Environmental law

 

environmental law: an overview

A variety of protections with the goal of protecting the environment.  Environmental law is a “belt-and-suspenders” collection of laws that work together and often overlap in areas.

Federal Law

Federal Law: The National Environmental Policy Act (NEPA) was passed in 1970 along with the Environmental Quality Improvement Act, the National Environmental Education Act, and the Environmental Protection Agency (EPA). The main objective of these federal enactments was to assure that the environment be protected against both public and private actions that failed to take account of costs or harms inflicted on the eco-system.
The EPA is supposed to monitor and analyze the environment, conduct research, and work closely with state and local governments to devise pollution control policies. NEPA (really enacted in 1969) has been described as one of Congress's most far reaching environmental legislation ever passed. The basic purpose of NEPA is to force governmental agencies to consider the effects of their decisions on the environment.

Major Federal Laws:

Endangered Species Act (ESA):  The goal is first to prevent extinction of endangered plants and animals, and second to recover these populations by preventing threats to their survival.
 
Resource Conservation and Recovery Act (RCRA):  A “cradle-to-grave” system of preventing pollution.  This uses a manifest system to ensure that waste is properly disposed of, and thus not dumped into the environment.
 
Comprehensive Environmental Response Compensation and Liability Act (CERCLA): Also known as the “superfund” this statute is aimed at cleaning up already polluted areas.  This statute assigns liability to almost anyone associated with the improper disposal of hazardous waste, and is designed to provide funding for clean up.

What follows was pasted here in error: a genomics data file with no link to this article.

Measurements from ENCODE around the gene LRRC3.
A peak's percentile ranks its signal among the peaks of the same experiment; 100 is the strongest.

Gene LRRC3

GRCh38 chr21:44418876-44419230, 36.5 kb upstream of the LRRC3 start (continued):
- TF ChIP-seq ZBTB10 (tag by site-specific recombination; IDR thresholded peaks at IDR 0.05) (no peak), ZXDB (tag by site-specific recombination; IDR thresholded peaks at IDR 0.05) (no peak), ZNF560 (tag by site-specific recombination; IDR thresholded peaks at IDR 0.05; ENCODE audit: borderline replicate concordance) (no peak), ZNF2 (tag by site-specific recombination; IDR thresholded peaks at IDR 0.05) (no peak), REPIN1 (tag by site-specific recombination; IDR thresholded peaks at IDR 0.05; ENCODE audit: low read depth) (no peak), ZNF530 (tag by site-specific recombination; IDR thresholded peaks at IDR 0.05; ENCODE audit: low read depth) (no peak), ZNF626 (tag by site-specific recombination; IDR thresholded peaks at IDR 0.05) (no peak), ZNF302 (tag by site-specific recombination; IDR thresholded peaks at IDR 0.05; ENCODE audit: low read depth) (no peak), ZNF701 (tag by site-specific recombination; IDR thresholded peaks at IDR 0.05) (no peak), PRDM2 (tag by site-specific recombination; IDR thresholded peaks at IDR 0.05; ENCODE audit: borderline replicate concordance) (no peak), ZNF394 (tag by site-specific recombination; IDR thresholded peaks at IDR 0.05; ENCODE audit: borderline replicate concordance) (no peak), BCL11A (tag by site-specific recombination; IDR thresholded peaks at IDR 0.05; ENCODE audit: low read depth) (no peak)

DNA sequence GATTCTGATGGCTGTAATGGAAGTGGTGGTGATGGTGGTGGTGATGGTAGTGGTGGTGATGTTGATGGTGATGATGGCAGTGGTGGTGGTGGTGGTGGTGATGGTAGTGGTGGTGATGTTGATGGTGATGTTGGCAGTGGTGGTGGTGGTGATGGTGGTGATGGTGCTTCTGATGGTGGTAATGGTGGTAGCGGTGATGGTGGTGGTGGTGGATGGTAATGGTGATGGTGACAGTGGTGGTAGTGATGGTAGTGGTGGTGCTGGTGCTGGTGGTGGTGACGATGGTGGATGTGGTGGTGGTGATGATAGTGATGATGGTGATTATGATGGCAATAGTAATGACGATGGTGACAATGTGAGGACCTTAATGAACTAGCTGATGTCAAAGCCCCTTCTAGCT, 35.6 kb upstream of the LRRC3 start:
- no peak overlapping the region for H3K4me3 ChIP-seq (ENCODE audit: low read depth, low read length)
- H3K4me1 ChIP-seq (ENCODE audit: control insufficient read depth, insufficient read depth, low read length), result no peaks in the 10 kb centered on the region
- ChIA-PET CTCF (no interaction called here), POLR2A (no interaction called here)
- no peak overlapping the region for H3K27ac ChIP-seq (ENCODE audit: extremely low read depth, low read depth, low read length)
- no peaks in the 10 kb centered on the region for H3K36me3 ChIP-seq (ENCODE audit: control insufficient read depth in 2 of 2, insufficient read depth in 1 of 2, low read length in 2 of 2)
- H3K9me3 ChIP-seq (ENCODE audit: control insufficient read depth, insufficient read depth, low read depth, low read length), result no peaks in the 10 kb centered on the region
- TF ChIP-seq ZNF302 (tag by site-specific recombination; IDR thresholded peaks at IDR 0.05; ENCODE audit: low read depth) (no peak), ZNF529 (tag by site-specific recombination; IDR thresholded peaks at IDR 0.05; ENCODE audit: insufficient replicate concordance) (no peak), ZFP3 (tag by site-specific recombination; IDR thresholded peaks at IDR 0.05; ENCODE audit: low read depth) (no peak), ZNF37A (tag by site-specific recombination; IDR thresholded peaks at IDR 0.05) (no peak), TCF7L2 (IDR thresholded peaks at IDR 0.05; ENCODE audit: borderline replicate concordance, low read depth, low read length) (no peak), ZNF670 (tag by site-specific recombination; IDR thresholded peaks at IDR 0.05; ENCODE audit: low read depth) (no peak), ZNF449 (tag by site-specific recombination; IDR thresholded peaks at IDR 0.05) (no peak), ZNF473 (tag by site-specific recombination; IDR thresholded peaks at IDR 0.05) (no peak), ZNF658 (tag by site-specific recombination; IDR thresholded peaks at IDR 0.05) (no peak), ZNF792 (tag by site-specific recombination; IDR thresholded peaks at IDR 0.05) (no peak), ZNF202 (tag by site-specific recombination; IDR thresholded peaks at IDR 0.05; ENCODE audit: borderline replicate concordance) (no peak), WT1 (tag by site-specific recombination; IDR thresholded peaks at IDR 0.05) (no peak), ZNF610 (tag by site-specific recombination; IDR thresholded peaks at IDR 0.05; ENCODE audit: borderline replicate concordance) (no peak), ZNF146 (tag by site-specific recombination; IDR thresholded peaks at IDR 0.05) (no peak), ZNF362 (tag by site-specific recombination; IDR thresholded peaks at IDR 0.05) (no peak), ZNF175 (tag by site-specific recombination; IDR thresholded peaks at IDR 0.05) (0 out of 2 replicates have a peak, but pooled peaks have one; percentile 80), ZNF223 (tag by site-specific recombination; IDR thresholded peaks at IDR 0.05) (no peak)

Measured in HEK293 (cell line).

Clean Air Act (CAA):  The CAA is designed to protect air quality by regulating stationary and mobile sources of pollution.
 
Clean Water Act (CWA):  The CWA protects water by preventing discharge of pollutants into navigable waters from point sources.

Common Law

Common Law Protections:  Common law protections allow a land-owner who’s land is being polluted to sue the polluter.  A landowner may sue under a theory of trespass (a physical invasion of the property) or nuisance (an interference with the landowner’s enjoyment of his property).  Each of theses theories will include an element of reasonableness – there will be no recovery if the neighbor is making a reasonable use of the land.  Reasonableness will depend on the facts of the specific case.
Additionally, an action may be brought under public nuisance where the suit is brought by a public entity if it is the public that is harmed (rather then a uniquely harmed individual).

State Law

State Law:  State laws also reflect the same concerns and common law actions which allow adversely affected property owners to seek a judicial remedy for environmental harms.  Although laws on the state level vary from state to state, many of them mirror the federal laws (allowing an additional forum for aggrieved landowners) or codify the common law actions.  Additionally, state laws may require a higher level of protection then federal law.

 

menu of sources

Federal Material

U.S. Constitution and Federal Statutes

Code of Federal Regulations

Federal Judicial Decisions

State Material

State Statutes and Regulations

State Judicial Decisions

International Material

Conventions and Treaties

Other References

Key Internet Sources

Useful Offnet (or Subscription - $) Sources

other topics

Category: Property & Natural Resources